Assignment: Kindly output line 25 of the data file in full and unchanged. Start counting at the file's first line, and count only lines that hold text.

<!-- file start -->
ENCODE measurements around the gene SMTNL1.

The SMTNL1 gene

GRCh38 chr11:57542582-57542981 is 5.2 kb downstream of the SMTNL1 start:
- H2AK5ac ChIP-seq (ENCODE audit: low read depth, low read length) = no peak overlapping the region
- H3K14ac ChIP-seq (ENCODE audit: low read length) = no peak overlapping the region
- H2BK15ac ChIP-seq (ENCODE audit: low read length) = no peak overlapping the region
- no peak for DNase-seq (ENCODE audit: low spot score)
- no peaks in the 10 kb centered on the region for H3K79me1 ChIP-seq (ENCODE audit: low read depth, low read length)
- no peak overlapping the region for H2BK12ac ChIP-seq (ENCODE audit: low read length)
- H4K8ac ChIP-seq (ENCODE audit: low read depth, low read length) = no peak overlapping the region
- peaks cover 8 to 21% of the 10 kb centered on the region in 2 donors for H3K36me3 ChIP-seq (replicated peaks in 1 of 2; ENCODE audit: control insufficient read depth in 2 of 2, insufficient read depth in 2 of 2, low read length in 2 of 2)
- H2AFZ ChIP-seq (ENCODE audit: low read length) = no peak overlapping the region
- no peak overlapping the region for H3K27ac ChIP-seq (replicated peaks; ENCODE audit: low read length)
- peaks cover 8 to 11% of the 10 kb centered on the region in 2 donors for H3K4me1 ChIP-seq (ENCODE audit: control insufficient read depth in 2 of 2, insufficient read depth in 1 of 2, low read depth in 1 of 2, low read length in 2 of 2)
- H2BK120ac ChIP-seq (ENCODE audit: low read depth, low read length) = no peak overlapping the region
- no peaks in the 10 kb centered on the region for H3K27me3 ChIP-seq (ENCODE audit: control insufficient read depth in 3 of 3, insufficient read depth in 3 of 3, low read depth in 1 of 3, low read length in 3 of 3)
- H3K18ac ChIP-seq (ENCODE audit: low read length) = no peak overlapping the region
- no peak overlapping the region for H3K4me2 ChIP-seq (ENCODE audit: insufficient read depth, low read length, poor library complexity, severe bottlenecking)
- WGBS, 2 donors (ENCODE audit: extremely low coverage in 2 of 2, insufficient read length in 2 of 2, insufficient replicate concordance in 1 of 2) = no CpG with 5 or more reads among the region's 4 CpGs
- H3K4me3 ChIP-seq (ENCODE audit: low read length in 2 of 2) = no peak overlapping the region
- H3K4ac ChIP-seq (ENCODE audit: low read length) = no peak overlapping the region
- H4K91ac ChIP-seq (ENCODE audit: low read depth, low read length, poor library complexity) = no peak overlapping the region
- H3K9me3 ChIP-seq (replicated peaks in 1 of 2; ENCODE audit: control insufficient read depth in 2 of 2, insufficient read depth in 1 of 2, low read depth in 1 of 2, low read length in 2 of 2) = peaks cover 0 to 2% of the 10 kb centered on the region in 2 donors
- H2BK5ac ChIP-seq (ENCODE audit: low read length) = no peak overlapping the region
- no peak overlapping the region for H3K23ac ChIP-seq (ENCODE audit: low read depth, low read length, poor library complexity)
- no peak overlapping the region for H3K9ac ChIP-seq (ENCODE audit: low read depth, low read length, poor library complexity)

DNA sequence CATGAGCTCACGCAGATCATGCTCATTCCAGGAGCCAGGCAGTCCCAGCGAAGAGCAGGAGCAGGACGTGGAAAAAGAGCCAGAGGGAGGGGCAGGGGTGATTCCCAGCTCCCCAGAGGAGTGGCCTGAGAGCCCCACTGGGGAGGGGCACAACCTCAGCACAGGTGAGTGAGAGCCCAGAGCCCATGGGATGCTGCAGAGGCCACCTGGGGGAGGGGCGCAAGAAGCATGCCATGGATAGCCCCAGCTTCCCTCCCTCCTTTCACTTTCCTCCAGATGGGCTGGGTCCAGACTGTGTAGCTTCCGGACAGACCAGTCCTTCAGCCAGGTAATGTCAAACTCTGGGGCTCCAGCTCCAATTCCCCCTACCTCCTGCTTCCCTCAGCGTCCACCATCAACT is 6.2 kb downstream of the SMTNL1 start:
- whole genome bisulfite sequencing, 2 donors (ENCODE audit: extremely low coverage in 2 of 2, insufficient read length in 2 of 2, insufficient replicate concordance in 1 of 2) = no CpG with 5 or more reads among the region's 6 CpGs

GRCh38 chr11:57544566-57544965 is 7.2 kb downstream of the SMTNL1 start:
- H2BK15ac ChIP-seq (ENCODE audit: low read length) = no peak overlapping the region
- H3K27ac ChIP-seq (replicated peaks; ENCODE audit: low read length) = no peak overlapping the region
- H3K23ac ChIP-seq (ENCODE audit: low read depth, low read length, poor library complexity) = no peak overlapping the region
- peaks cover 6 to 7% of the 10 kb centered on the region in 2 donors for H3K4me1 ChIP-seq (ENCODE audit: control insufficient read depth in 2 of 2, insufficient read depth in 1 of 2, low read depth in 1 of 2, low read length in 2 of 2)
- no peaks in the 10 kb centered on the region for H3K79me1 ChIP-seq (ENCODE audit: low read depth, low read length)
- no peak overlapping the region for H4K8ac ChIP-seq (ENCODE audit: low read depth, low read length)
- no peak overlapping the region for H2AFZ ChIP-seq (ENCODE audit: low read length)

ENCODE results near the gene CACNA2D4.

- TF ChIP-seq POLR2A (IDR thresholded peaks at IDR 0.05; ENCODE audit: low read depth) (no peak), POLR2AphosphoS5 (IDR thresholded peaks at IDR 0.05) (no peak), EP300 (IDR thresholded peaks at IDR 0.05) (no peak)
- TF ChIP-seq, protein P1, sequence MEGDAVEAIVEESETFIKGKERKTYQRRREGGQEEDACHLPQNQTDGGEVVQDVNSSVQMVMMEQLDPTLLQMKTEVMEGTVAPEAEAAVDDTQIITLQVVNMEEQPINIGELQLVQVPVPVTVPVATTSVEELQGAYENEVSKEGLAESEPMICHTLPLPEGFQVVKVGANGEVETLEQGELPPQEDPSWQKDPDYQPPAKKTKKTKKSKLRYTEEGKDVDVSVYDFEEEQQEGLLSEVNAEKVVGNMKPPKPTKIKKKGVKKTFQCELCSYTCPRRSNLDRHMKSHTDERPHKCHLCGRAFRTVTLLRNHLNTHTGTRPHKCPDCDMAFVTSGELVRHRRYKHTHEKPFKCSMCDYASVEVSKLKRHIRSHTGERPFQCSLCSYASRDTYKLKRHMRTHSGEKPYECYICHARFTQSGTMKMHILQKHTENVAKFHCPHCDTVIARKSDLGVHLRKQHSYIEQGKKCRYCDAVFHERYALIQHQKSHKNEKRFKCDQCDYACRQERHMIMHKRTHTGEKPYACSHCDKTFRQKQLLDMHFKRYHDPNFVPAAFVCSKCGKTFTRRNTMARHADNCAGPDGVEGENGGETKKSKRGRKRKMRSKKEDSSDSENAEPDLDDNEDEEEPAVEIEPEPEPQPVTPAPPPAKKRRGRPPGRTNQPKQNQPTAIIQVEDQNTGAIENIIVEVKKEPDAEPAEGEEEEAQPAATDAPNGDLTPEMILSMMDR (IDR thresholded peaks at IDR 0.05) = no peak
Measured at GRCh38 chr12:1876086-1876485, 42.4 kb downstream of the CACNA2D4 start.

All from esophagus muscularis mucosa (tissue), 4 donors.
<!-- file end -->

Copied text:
- no peak overlapping the region for H3K23ac ChIP-seq (ENCODE audit: low read depth, low read length, poor library complexity)